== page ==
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78 Passenger Air Service Development Techniques Ground handling companies, which could provide a certain amount of baggage, fuelling, or de-icing services Hotels, which may be able to provide discounted rooms for crews How much do other airports devote to ASD? The study team asked airports how much they devoted annually to their ASD efforts, includ- ing contributions from non-airport sources. Of particular interest was the scale of resources that airports of various sizes committed to ASD efforts, and how much the private sector was contributing. As Table 6.2 shows, reflecting their considerable differences in air service activity and the amount of economic activity in the surrounding area, small hub airports were generally able to provide more airport-originating funds than non-hub airports for ASD efforts. Contri- butions from the private sector and the federal government tended to be greater for non- hub airports. What types of human resources are needed for successful ASD efforts? Having access to knowledgeable and talented human resources is critical to being able to keep existing air service and attract new service. These are the people that deal with the airlines and the public on a day-to-day basis and thus understand what both constituencies need to make the airport work for them. Many smaller airports have some in-house staff with the background and expertise needed for ASD programs, but many more do not. The surveyed airports relied on both in-house staff and local professionals to manage their ASD efforts. Most employed ASD consultants to provide the sort of analytic expertise and assistance that the airports do not have available. Figure 6.1 summarizes the results from that survey. Table 6.2. Median amount of resources applied to ASD, by hub size and category of assistance. Category of ASD Resources Hub size Airport "Core" Airport "Extra" Private Sector Federal 1 2 Resources Resources Contributions Contributions Non-hubs $53,000 $100,000 $350,000 $500,000 Small hubs $125,000 $125,000 $250,000 $480,000 All hubs $70,500 $100,000 $325,000 $500,000 1 "Core" resources are financial resources devoted to ASD-related salaries, data costs, and other expenses normally associated with basic ASD, such as conference attendance and travel costs to visit airline headquarters. 2 "Extra" resources are those affiliated with particular types of incentive programs, such as minimum revenue guarantees, subsidies (e.g., fee waivers), and marketing efforts, particularly where airport funds are used to match non-airport funds. Note: The numbers are not additive. For example, not all airports received federal assistance, and not all applied resources to "extra" ASD efforts. Thus, one should not add the numbers across and suggest that the median amount of resources applied to ASD by all hubs in the survey to be $995,500. Source: InterVISTAS survey of airports conducted in the fall and winter, 2007-2008.

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Identifying Available Resources to Enhance Air Service 79 Airport staff Consultants Other Mayor or local gov't official Marketing professional 0% 20% 40% 60% 80% 100% Figure 6.1. Percentage of ASD teams with in-house staff and other professionals. Staff Expertise Most airports have staff members who have a great deal of experience in the primary job func- tions necessary to attract new air service: Marketing personnel can help an airport understand which travelers are already using its facility and how to convince those who aren't doing so to reconsider their travel habits. Public relations personnel are crucial to helping an airport get its message out to its current and potential travelers as well as to its key stakeholders--local or regional government, air- lines, travelers, and its employees. Airport operations personnel--such as police, fire, and airfield maintenance teams--are vital to the smooth running of the airport itself, which is fundamental to many carriers' interests in launching new service at a community. Accounting personnel are necessary for an airport to understand its revenue-generating capa- bilities as well as the costs associated with its continued operation--figures that potential new entrant airlines will want to understand. ASD professionals would coordinate the talents available at the airport, help organize the community in support of air service, and conduct the analyses that are critical to convincing an airline to continue its operations or begin service. However, most small community air- ports do not have staff with this expertise available in-house. Outside Resources Small airports don't have to do the work of attracting new air service alone. There are many ways for them to expand their ASD teams to take advantage of the unique capabilities of non- airport people and organizations with specialized expertise. These people and organizations have different talents that are not often available among airport personnel.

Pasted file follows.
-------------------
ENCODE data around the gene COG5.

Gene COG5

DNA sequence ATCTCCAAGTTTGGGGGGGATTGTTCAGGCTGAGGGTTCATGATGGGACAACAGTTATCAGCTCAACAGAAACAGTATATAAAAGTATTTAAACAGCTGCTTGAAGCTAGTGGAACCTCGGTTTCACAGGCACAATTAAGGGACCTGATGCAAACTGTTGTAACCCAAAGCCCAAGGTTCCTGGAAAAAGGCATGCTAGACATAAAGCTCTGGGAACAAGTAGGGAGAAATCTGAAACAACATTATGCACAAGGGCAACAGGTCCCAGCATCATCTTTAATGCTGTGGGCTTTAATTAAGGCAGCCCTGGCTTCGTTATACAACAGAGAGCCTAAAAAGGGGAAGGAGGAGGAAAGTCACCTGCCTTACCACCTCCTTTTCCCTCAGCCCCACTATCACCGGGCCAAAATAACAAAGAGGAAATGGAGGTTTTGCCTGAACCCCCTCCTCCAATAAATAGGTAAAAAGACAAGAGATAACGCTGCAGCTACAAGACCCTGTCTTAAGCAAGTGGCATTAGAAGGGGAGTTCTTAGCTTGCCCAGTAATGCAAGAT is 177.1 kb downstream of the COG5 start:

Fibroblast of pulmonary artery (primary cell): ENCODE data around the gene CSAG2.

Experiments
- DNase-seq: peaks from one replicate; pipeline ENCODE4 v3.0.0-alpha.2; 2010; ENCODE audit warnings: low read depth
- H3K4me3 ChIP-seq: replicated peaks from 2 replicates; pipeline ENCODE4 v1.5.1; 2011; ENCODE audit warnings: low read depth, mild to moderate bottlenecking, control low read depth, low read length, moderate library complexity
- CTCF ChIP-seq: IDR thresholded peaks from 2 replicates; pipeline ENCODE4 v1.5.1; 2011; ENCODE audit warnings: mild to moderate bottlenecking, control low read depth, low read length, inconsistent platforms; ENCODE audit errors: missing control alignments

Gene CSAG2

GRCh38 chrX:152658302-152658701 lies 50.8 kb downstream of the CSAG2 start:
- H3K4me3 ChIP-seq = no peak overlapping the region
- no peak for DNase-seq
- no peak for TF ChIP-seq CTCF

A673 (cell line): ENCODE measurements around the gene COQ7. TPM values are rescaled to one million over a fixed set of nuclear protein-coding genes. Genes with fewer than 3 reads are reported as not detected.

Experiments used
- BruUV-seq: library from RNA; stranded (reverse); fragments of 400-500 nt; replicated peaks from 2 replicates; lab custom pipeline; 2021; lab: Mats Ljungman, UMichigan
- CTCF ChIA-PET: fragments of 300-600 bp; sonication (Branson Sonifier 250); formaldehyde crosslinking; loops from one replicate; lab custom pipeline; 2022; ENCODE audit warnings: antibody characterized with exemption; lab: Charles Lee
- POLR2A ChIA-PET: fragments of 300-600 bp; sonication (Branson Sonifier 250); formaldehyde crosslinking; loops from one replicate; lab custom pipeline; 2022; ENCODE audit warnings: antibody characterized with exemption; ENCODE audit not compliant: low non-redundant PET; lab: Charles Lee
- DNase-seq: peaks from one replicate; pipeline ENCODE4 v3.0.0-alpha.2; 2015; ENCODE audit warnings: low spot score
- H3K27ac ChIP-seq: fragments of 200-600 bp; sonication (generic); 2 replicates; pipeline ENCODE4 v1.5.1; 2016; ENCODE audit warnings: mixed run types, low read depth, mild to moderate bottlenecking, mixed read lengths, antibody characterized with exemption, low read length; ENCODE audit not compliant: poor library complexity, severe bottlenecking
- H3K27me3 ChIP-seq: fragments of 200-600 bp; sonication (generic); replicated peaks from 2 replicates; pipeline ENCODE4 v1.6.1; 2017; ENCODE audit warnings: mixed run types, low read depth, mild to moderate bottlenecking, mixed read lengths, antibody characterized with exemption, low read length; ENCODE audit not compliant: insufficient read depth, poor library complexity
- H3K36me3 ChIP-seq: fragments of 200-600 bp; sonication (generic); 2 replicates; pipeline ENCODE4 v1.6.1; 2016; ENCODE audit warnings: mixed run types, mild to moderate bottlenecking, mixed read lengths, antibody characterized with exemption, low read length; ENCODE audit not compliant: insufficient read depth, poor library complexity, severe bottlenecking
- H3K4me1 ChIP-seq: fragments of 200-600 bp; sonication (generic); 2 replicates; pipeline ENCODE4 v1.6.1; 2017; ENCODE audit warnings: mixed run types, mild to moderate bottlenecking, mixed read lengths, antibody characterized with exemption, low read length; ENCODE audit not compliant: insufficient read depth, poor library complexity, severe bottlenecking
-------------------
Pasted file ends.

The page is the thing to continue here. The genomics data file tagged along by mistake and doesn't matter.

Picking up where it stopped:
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80 Passenger Air Service Development Techniques ASD Consultants Air service consulting firms exist to bring new air service to their client communities and air- ports. They are staffed with experienced professionals with vast aviation industry knowledge and numerous industry contacts. They also have the technical expertise in route traffic and financial forecasting and in developing presentations that communities can give to airlines. Most consultants Virtually all ASD consultants have worked for at least one (and often several) airline, airport, trade association, or manufacturer at some point in their career. Thus, they have first-hand, have professional inside knowledge about how the industry looks at market possibilities. They generally under- experience with an stand what is required to attract the attention of a target airline and what the airline wants to see airline, airport, in a presentation by a community or airport. trade association, Consultants can also help assemble, analyze, and package information about the local market-- data that the airlines generally do not gather themselves. Information about local economic or manufacturer. conditions can be important in an airline's decision-making process because it gives insights into They will have a community's underlying economic strength. inside knowledge Consultants also bring unique skills and expertise to ASD issues: on how the Domestic and foreign airline industry contacts. The universe of people who deal with ASD industry looks at issues for airlines and airports is relatively small. ASD consultants who have progressed through the aviation industry during their careers have developed contacts through profes- market possibilities. sional interactions. These contacts can include staff who handle route/network-planning responsibilities at various airlines. Such contacts ease the process of arranging meetings and can improve the communication between airports and airlines. Understanding of the data. Understanding the data is one of the most important requirements for an ASD consultant because it provides the basic foundation of a traffic and financial forecast that is presented to an airline. Consultants are experts at working with traffic, yield, operations, and financial data; information from myriad industry databases; and company financial reports. Forecasts accepted by airlines. The experience gained by ASD consultants throughout the course of their careers gives them a broad understanding of the type of information desired by airlines when considering new service at a community. This is reflected in the consultant's previous success in helping attract new service on behalf of other airports. Local Professionals Local professionals usually have a keen understanding of the most important characteristics of and changes in a community. This insight is often the type that airlines cannot obtain simply by looking at data that they have immediately available to them. Local professionals can also pro- vide some specialized services in or oriented to the local market that the ASD consultants might not be equipped to provide, such as local media, marketing, and public relations. Focused Airport Support Task Force ASD task forces are able to bring together individuals, corporations, and other organizations that have an interest in keeping a community's existing air service and attracting new air ser- vice. It can help to convince an airline that the local community truly supports their airport's efforts to attract new air service. These task force members usually come from a wide variety of local organizations: Major local corporations usually generate higher-yield travel and have travel patterns that can help to determine needed routes. City/county economic development authorities help to generate new local businesses and inbound travel.